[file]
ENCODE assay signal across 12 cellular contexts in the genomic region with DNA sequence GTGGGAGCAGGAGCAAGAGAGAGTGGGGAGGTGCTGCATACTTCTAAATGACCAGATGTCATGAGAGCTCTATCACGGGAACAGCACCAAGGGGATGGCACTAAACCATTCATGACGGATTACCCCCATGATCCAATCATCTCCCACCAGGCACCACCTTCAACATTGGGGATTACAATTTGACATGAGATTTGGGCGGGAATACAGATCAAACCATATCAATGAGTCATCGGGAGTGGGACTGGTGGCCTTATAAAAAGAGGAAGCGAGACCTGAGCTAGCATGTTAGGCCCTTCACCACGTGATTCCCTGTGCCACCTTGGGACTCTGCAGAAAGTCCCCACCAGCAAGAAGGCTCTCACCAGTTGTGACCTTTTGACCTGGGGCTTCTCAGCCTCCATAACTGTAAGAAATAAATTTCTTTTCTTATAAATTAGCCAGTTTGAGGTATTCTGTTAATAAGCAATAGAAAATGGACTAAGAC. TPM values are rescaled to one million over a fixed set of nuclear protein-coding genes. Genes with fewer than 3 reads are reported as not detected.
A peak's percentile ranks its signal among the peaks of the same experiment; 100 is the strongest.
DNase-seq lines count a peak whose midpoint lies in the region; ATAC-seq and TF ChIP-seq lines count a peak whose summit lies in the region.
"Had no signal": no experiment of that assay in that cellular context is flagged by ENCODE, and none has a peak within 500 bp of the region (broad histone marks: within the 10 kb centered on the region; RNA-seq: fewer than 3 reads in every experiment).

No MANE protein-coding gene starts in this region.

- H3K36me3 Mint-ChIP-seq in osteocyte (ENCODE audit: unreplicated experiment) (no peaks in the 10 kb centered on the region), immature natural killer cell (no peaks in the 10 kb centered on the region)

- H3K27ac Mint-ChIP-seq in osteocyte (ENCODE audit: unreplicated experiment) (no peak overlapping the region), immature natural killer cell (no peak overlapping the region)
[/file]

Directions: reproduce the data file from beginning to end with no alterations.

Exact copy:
ENCODE assay signal across 12 cellular contexts in the genomic region with DNA sequence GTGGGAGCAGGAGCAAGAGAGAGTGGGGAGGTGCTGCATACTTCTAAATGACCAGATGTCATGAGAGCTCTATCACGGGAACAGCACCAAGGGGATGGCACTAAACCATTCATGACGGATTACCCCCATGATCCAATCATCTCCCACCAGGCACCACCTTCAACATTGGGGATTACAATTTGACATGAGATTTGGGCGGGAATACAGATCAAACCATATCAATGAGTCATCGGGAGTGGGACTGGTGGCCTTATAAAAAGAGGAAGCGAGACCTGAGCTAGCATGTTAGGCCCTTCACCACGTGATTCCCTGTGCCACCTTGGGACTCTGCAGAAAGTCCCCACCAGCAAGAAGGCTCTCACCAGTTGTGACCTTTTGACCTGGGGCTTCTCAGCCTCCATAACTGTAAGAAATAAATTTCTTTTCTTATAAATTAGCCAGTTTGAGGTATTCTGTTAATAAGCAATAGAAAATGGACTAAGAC. TPM values are rescaled to one million over a fixed set of nuclear protein-coding genes. Genes with fewer than 3 reads are reported as not detected.
A peak's percentile ranks its signal among the peaks of the same experiment; 100 is the strongest.
DNase-seq lines count a peak whose midpoint lies in the region; ATAC-seq and TF ChIP-seq lines count a peak whose summit lies in the region.
"Had no signal": no experiment of that assay in that cellular context is flagged by ENCODE, and none has a peak within 500 bp of the region (broad histone marks: within the 10 kb centered on the region; RNA-seq: fewer than 3 reads in every experiment).

No MANE protein-coding gene starts in this region.

- H3K36me3 Mint-ChIP-seq in osteocyte (ENCODE audit: unreplicated experiment) (no peaks in the 10 kb centered on the region), immature natural killer cell (no peaks in the 10 kb centered on the region)

- H3K27ac Mint-ChIP-seq in osteocyte (ENCODE audit: unreplicated experiment) (no peak overlapping the region), immature natural killer cell (no peak overlapping the region)